Towards the end of my post on the Rob Roy, I pondered swapping out the bitters in the drink for something sweet, like Benedictine, or Drambuie. Now we will take up that thread as we continue our look at Scotch whiskey cocktails for December. I have known about the Robert Burns and Bobby Burns cocktails for as long as I have known about the Rob Roy, and that is a long time. But I’ve always been a little bit hazy on the details of these drinks, and it turns out, that’s understandable.
To begin with, one can’t be blamed for assuming that the Robert Burns is named after the great Scottish poet. But in an early reference to the drink, in the Old Waldorf-Astoria Bar Book (1935), Albert Stevens Crockett writes:
“It may have been named after the celebrated Scotsman. Chances are, however, that it was christened in honor of a cigar salesman, who “bought” in the Old Bar.”
Crockett lists the recipe as follows:
- Dash of Orange Bitters
- One dash of Absinthe
- One-quarter Italian Vermouth
- Three-quarters Scotch Whiskey
Compare this to his recipe for the Rob Roy, just down the same page:
- Dash of Orange Bitters
- One-half Scotch
- One-half Italian Vermouth
So, it’s like a drier version of a Rob Roy, with the addition of absinthe. (Also, recall that the Rob Roy is meant to be a red drink, in honor of its red-headed namesake.) But was Crockett just kidding around about the cigar salesman? Well, I wonder, because here’s what Harry Craddock wrote five years earlier in The Savoy Cocktail Book (1930):
Bobby Burns Cocktail*
- ½ Italian Vermouth.
- ½ Scotch Whisky.
- 3 Dashes Benedictine
“*One of the very best Whisky Cocktails. A very fast mover on Saint Andrew’s Day.”
So at the very least, people drinking in the American Bar at the Savoy thought that the drink had Scottish significance. Let’s take a look at what David Embury wrote about the drink in The Fine Art of Mixing Drinks (1948).
“Rob Roy – Made exactly like the Manhattan but with Scotch in place of the rye or bourbon. If orange bitters are used instead of Angostura, the drink is sometimes called the Highland, or the Highland Fling, or the Express. An interesting variation on the Rob Roy is the Bobbie Burns.
Bobbie Burns – Rob Roy with the addition of 1 dash of Drambuie for each drink. Benedictine is sometimes used in place of the Drambuie. However, the Drambuie is preferable because it is made with a Scotch whisky base.”
So, where does that leave us? Well, to list everything, we are in doubt of the drink’s name, provenance, bitters-yea-or-nay, absinthe-yea-or-nay, Benedictine-vs-Drambuie, whiskey-to-vermouth. Given all the above, my assumption was that this would be another cocktail I would need to explain to every bartender. And that turned out to be incorrect! As a matter of fact, on my first outing on the trail of this drink, I went to Hudson Malone. I asked the bartender if he knew how to make a Robert Burns, or a Bobby Burns. And he said, ‘Oh yeah, the Bobby Burns is on our cocktail list!’ Well, there you go again, Doug Quinn for the win! I ordered the Bobby Burns and sampled it. Hmm. Pretty good, but it was not going to be my favorite. I asked which whiskey they were using, and it turned out to be a rail brand, whose name I shall not utter here. For round two, I asked for Famous Grouse, and Drambuie in place of the Benedictine. Also some arancini to help maintain my critical focus. Yes! This one works—quite decidedly.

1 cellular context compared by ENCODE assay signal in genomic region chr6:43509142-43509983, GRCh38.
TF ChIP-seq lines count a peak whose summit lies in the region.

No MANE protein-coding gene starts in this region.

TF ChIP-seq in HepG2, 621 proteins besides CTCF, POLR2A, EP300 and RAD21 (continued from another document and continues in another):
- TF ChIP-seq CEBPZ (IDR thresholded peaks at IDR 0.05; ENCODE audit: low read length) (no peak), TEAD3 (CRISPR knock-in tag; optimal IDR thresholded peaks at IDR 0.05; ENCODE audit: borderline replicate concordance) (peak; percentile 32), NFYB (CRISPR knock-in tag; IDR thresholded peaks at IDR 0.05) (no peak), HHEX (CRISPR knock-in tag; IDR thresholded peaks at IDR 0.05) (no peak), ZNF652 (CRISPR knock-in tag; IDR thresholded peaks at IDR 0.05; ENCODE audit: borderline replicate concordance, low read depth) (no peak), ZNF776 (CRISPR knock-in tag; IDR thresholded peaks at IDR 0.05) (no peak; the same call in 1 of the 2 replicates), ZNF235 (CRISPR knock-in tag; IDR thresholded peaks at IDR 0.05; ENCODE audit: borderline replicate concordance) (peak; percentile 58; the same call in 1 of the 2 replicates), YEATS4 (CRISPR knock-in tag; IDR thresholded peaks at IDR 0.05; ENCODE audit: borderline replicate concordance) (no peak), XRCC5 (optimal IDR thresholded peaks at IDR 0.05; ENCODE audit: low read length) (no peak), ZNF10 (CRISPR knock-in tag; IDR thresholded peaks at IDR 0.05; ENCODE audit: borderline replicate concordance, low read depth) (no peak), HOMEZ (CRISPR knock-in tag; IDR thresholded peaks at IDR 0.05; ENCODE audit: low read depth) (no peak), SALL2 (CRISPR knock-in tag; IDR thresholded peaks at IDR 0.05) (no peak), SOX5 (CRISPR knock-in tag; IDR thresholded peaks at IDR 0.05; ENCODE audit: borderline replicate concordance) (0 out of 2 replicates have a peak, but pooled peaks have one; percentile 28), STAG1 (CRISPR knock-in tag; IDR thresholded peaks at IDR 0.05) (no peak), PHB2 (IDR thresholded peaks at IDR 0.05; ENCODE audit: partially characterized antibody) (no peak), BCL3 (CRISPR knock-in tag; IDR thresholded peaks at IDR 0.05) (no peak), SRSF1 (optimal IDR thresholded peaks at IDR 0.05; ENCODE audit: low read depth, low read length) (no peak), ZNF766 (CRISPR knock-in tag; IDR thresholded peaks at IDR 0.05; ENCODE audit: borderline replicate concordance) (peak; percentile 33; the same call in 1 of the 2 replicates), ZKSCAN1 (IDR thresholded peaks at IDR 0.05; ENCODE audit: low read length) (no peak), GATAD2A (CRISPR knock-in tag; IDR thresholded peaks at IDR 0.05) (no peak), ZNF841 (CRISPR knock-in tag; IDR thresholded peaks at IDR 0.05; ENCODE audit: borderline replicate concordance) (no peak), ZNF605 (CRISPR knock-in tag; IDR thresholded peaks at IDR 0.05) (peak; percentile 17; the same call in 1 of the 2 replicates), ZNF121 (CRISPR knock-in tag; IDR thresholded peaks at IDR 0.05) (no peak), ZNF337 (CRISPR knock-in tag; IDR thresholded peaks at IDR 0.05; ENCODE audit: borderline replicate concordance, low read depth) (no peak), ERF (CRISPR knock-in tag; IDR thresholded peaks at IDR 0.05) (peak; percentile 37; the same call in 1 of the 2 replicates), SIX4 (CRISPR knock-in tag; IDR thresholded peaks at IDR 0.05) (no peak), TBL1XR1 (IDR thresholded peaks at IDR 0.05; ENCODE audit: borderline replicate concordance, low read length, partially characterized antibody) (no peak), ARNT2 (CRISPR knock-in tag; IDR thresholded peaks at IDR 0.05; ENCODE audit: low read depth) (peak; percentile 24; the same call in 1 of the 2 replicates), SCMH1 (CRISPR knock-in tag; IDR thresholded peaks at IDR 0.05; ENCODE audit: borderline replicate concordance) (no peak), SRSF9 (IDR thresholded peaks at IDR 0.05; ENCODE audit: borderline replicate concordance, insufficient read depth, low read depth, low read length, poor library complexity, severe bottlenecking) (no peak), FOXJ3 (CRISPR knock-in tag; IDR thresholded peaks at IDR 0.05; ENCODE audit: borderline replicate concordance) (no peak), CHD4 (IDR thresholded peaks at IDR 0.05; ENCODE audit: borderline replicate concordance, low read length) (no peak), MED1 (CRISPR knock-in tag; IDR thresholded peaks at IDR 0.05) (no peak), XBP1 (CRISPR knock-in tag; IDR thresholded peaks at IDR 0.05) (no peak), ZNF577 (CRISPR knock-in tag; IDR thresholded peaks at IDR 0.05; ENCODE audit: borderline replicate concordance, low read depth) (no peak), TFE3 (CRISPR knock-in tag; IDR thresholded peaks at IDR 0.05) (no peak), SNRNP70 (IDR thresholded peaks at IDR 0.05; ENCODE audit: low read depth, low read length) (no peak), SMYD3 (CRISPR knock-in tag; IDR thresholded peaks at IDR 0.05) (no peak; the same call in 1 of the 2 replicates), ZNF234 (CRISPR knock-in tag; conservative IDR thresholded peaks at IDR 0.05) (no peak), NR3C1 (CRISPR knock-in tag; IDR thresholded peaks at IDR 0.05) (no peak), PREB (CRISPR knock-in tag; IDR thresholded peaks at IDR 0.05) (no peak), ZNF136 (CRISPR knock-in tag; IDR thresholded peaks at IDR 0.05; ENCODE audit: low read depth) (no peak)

For my next Robert Burns, I enjoyed one pre-diner at Bar Shun. A quick explainer to the bartender and we were off to the races. This was also very good, with much restraint on the sweet notes, and great balance. Swanky even, to match the swanky room. I had another Robert Burns at The Blasket, which is a very nice Irish pub very close by. We were meeting our friend Liza Weisstuch. Liza is a whiskey expert and Guinness lover, so The Blasket was a good choice. The bartender, Liam, made me a fine Robert Burns. I asked him which Scotch he liked in cocktails like these, and he simply replied, “I don’t really like Scotch.” Fair enough!
My Robert Burns
- ¾ Scotch whiskey (Johnnie Walker Black or Famous Grouse)
- ¼ Italian vermouth
- Few dashes Drambuie
- One dash absinthe
- Stir and serve up with maraschino cherry
My original plan was to enjoy these drinks on the outside, as I didn’t much feel like investing in Benedictine or Drambuie. However, I broke down and picked up some of the latter. When I brought it home, Nora dryly intoned, “welcome to the bottle of Drambuie we will have for the rest of our lives.” But I don’t think that is going to be the case. It’s very sweet on its own, but when paired with whiskey, something magical happens. I found myself making these drinks at home much more often than strictly required for research purposes. In fact, I think the Robert Burns is getting an official spot in the rotation. Next time, we will wrap up the year with a look at another classic Scotch and Drambuie concoction.